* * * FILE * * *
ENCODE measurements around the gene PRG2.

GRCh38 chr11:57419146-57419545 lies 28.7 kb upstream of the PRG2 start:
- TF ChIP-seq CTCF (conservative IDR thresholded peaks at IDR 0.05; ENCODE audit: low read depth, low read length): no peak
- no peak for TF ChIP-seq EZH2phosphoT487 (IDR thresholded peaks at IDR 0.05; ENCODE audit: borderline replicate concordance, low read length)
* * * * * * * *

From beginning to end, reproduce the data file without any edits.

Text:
ENCODE measurements around the gene PRG2.

GRCh38 chr11:57419146-57419545 lies 28.7 kb upstream of the PRG2 start:
- TF ChIP-seq CTCF (conservative IDR thresholded peaks at IDR 0.05; ENCODE audit: low read depth, low read length): no peak
- no peak for TF ChIP-seq EZH2phosphoT487 (IDR thresholded peaks at IDR 0.05; ENCODE audit: borderline replicate concordance, low read length)